Rick Wakeman‘s finest moment for sure and it was the Spiders’ first real album together I think, what a band! I can vividly remember chain smoking listening intently over and over to this album for the first time realising that music could have this pull, this power and this otherworldliness. For me it’s one of his stone cold classics; he’s quite a few.
Neil Young‘s someone I really respect, his music always reminds me of that honest pure emotion that pours out of you when you’re not thinking too much and you just let go when you’re writing, it just always feels like he’s just doing his thing- throughout his career he’s had ups and downs but he’s just living it and to me if you just do your thing, be true to yourself and make the music you want to make at any given point that’s what it’s all about. Sometimes the stars align and people will connect with it and it’ll transcend into something unfathomable but other times no one will care but you, and that’s the only person who cared in the first place so all’s rocking!
Apart from the fact that he’s a demon on the guitar, he’s got that voice that just really cuts into my soul. Proving you don’t have to be the best singer in the world you just gotta mean it. After The Goldrush was a bit of an awakening for me and probably the record that started steering me back into the direction of some the country music I grew up with. It then lead me to The Byrds, The Flying Burritos, Guy Clark, Townes, Emmy Lou and tonnes of harmony groups like The Lovin Spoonful and The Beach Boys. I made sure my son entered this crazy world with Neil Young playing on the stereo, it was very close to being The Black Eyed Peas.
I bought Leonard Cohen‘s Greatest Hits in Notting Hill Music & Video Exchange purely because of the cover and it was cheap. I just thought he looked a little like Dustin Hoffman looking into a mirror but I had a feeling that it’d be a good one, I used to be quite good at blind purchasing pre internet days. I don’t do much of that kinda thing anymore, only when blind drunk.
What I instantly discovered was that Lenny’s the master, the teacher and we can all learn from him as he holds the answer, or so I thought. A few years ago I got to see him live for the first time and he had his backing singers reveal that answer to be ‘Do dum dum dum, de do dum dum’.
This was my introduction to The Smiths, classic song after classic song on a well worn cassette borrowed from the library upon moving to England. I knew nothing about them whilst living in New York so everything about them took me by surprise, I fell in love with the song titles before I’d even heard the song.
Shoplifters Of The World Unite especially caught my eye because I was becoming very good at just that, many a five finger discounted music magazine went walkies when I was around, but it was This Night Has Opened My Eyes that really stayed with me, still one of my favourites. Andy Rourke is such an underrated bass player, I think it’s as much about his bass lines as it is about Johnny Marr’s guitar that makes those melodies weave and work like no other.
I don’t think it’s possible to do The Smiths half heartedly, people who love them have to love them in a way that becomes an unhealthy obsession. I delved wholeheartedly into the world of The Smiths, anyone who hasn’t is simply missing out, big time! – I meet people who say they’ve never ‘got’ them and I actually feel a little sorry for them. It was a complete obsession for me, owning everything – bootlegs, articles, photos, hanging on every word, trying to play along to every song.
This record is a really important one for me as I’d just moved to London and met the Gannons and was starting to form a band, at rehearsals we would cover Showgirl and Junk Shop Clothes and I was still struggling to play barre chords. I must have seen every Auteurs show in London, actually I’m pretty convinced I did. I think Luke Haines is an incredible songwriter who’s very sharp witted and intelligent but also really playful. He also has a really unique voice that’s perfect for storytelling.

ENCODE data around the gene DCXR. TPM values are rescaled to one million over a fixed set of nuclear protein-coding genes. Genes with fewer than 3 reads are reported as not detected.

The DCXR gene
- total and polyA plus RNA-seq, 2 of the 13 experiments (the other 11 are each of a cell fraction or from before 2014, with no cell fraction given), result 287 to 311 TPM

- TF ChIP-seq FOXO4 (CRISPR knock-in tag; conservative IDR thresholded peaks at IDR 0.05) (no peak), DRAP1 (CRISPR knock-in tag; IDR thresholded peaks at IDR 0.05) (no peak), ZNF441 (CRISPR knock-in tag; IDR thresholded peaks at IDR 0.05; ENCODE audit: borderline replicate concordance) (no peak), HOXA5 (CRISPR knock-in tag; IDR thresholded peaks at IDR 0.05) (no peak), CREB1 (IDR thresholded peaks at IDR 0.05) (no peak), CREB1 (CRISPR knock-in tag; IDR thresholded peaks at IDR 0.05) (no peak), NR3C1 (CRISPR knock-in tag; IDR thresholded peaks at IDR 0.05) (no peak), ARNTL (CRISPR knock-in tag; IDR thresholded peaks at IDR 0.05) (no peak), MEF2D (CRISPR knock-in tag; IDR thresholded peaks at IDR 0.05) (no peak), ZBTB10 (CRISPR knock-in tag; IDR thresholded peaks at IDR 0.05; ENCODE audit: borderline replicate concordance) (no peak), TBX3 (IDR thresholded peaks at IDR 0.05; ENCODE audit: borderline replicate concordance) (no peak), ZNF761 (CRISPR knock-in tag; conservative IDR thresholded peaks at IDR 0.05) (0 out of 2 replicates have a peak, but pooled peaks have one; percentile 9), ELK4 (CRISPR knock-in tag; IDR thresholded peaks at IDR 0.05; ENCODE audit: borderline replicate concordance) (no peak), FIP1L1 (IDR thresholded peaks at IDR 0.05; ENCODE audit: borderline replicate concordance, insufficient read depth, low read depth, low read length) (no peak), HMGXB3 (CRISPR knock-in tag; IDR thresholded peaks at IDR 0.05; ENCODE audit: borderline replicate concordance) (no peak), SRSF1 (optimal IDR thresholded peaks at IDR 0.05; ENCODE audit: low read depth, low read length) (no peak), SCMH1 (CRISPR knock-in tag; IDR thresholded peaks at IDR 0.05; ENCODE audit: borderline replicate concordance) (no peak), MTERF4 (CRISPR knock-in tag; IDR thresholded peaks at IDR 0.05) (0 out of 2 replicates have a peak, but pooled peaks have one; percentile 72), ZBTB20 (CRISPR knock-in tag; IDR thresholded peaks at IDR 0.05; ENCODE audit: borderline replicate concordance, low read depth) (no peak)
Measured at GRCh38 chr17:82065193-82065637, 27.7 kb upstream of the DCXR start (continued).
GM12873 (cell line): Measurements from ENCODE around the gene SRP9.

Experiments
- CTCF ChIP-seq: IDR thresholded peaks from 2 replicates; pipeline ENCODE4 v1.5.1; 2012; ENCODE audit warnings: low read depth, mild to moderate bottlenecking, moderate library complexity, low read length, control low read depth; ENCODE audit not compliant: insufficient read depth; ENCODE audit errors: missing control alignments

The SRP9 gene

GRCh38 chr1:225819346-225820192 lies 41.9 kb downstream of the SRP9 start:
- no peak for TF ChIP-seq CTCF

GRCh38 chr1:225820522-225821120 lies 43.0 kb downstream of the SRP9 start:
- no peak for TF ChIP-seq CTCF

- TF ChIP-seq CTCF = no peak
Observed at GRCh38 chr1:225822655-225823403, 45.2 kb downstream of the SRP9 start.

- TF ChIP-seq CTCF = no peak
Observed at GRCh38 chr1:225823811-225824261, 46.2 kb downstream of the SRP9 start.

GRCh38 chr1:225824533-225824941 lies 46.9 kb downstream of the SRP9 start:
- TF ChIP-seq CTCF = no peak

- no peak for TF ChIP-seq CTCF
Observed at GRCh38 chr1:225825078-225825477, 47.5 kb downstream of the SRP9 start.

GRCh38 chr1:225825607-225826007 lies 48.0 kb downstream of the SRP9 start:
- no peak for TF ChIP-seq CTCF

The fact that he really knows himself and what he’s about means if you’ve any real sense you will go with him on the ride as it’s always rewarding, be it a psychedelic album about british wresting or this new concept album about his take on what the music scene from New York was like in the 70’s. I recently read that he wrote Junk Shop Clothes whilst in a queue in Asda which I think is just genius and I can totally relate to that as within the mundanity of every day life the key is to find creative ways to escape. New Wave still sounds as timeless as it did when I first heard it and is a great place to start the journey with Luke Haines.
I can totally remember the day this came out. I’d stayed up all night making music on my own, recording little guitar soundscapes and just messing about on my 4 track and before I knew it was early morning.
I immediately went to the record shop as I knew it was the day of release. I remember looking at the packaging and really not wanting to open it, I sat anxiously on the bus home knowing that it was going to be a classic.
I rushed home, put my headphones on and just laid there and let it wash over me. I listened over and over and then I fell asleep. I still love listening to this album like that to this day. There are certain albums that really require you to immerse yourself in them fully and this is one of them.
Jason’s become a good friend in recent years and invited me to play some guitar and banjo on his last album Sweet Heart, Sweet Light which was an incredible experience for me, pretty mad really.
I thought I’d end with a recent discovery that totally stopped me in my tracks. Funnily enough it sat on my shelf as a purchase from being on the road, but I never got around to playing it until the other day. It’s got Eddie Hinton playing guitar on there who wrote the sublime Hard Luck Guy, Steve Cropper’s on there, Donald ‘Duck’ Dunn, Roger Hawkins – really lush string orchestrations and Mavis at her best I think.
Her singing on this is incredible, I mean even now on the new Jeff Tweedy produced albums she still sounds great but her delivery for instance on the opening track I Have Learned To Do Without You really is way up there with all those gems on the Stax label.
The Magic Numbers play at London’s 229 on Monday 19 May 2014. The new album Alias is out through Caroline International in August. More on the band here.